Activist countries

CNA Explains: The History of 377A and How Some Countries Repealed It

When was the 377A introduced and why?

Section 377A was introduced into the Penal Code of Singapore in mid-1938 when it was under British rule.

It reads: “Any man who, in public or private, commits or encourages the commission of, or procures or attempts to procure the commission by a male person of an act of gross indecency with another person of male, shall be punished with a term of imprisonment of up to two years.”

It was widely believed that the law stemmed from the British government’s desire to “safeguard” public morals by prohibiting homosexual activity in Straits settlements.

However, a legal team that sought to repeal the law in Singapore in 2019 argued that documents from the UK National Archives suggest that Section 377A was originally intended to curb the spread of male prostitution, not acts consensual private sex between men.

The documents showed that male prostitution was a widespread problem in the region at the time, especially among British civil servants.

In its assessment of the evidence in this attempt to repeal the law, the courts stated that the legislative purpose of 377A was not to eradicate male prostitution but to “safeguard public morals generally”.

Indeed, the origins of Section 377A date back to 1860, when it was first codified as Section 377 in the Indian Penal Code by the British Empire as “carnal intercourse against the order of the nature with a man, a woman or an animal”.

It was then exported to at least 39 British colonies across Asia, the Pacific Islands and Africa.

Penalties range from two to 20 years in prison, but in places that have also implemented sharia, LGBT people can also face harsher penalties such as flogging.

Which countries have repealed the law and which have not?

Former British colonies that repealed the legislation include India, Seychelles and Fiji.

In 2018, India’s highest court unanimously struck down part of Section 377 of India’s Penal Code, which prohibits same-sex relations, after 17 years of legal challenges by activists.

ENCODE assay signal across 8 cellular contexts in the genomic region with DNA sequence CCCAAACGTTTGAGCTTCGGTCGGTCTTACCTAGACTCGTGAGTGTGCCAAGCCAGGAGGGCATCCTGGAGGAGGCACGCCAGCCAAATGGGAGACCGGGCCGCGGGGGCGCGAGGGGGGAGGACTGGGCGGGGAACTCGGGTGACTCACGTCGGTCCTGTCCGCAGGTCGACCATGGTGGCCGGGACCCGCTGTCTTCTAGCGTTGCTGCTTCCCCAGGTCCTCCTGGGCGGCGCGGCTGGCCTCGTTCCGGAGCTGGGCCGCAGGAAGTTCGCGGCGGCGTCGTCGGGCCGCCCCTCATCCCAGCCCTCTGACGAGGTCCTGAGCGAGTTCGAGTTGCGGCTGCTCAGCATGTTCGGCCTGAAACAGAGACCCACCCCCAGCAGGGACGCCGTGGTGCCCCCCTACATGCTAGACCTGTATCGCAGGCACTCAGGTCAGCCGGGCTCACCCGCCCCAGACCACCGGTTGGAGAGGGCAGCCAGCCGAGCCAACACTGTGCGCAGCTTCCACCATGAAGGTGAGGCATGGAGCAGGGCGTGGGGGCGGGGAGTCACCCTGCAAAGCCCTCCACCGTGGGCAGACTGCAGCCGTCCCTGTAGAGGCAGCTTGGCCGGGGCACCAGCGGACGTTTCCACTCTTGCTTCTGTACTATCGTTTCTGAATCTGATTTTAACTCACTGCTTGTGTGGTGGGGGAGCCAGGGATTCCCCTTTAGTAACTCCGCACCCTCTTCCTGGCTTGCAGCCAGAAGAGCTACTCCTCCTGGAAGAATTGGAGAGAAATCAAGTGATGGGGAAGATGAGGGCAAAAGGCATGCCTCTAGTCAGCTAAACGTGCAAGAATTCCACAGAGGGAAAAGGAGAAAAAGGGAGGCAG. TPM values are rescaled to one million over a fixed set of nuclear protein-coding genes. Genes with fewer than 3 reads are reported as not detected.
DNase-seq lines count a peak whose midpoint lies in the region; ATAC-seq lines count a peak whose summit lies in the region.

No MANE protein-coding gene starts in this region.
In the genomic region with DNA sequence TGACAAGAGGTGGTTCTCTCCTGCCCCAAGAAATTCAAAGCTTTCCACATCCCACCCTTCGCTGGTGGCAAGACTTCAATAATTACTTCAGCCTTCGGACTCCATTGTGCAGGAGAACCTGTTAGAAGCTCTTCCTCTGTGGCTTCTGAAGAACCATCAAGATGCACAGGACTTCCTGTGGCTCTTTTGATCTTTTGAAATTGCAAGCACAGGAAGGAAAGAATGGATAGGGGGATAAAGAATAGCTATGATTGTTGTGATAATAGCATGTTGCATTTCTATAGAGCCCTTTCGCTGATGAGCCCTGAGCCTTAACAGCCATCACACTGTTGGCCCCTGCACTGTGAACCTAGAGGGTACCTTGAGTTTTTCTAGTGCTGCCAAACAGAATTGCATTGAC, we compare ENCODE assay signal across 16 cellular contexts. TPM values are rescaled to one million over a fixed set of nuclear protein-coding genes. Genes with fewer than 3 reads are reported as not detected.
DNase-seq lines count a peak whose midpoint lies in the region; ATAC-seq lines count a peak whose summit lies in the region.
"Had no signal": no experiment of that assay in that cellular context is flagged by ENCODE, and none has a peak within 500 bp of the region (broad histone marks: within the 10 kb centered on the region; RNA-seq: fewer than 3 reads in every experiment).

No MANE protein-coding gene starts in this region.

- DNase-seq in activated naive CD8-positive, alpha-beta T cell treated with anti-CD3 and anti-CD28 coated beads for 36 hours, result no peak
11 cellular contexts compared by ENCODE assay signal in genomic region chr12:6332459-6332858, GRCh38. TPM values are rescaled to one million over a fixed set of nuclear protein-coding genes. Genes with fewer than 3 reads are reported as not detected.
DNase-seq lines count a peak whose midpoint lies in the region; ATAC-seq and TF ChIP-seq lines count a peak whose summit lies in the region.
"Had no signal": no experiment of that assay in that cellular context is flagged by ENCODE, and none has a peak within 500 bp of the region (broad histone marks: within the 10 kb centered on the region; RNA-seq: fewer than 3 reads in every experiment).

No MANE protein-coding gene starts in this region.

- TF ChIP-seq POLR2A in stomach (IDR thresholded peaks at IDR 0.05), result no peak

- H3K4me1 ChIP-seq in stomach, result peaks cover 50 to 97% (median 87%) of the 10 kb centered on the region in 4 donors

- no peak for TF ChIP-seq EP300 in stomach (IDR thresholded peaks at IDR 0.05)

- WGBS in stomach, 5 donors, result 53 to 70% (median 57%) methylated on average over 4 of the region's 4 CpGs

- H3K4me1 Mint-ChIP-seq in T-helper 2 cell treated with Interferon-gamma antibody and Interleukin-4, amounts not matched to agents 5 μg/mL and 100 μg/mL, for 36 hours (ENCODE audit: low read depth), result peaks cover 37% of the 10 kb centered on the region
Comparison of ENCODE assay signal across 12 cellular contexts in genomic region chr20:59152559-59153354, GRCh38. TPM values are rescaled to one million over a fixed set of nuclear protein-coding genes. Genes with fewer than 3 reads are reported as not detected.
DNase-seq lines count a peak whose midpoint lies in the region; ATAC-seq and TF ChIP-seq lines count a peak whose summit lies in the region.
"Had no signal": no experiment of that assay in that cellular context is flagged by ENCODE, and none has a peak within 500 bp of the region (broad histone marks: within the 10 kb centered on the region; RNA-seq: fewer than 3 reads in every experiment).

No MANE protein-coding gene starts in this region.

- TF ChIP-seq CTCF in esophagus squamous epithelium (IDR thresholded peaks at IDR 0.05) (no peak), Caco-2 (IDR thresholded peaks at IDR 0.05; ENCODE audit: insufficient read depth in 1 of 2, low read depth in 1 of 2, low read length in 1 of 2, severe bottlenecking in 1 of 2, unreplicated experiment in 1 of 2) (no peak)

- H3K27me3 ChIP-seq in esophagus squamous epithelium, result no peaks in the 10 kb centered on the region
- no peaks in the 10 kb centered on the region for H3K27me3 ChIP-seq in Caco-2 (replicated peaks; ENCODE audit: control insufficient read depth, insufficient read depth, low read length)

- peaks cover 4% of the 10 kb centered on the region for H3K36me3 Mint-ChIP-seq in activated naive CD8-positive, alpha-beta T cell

In the landmark judgment, India’s Supreme Court ruled it unconstitutional “insofar as it criminalizes consensual sexual relations between adults of the same sex”.

“The criminalization of carnal intercourse under Section 377 (of the) Indian Penal Code is irrational, indefensible and patently arbitrary,” said then Chief Justice Dipak Misra in delivering the unanimous verdict on September 6, 2018 .

Changing social attitudes towards LGBT issues have also been attributed to the repeal of 377.

In 2011, India included a “third sex” category for the first time – in addition to male and female options – in its census forms.

Bhutan decriminalized homosexuality last year, legalizing same-sex relationships and easing restrictions on same-sex relationships.

The move by the Buddhist-majority nation of 800,000 people came after other Asian countries, including India and Nepal, eased restrictions on LGBT rights.

According to researchers, much of Bhutan’s penal code was adopted from US laws. However, there are sections on sodomy and “unnatural sexual intercourse”, which appear to be identical to the language of other South Asian penal codes which have been copied from the Indian Penal Code.

Besides Singapore, former British colonies where 377 continue to exist in various forms include Malaysia, Brunei, Pakistan, Bangladesh, Sri Lanka, and Myanmar.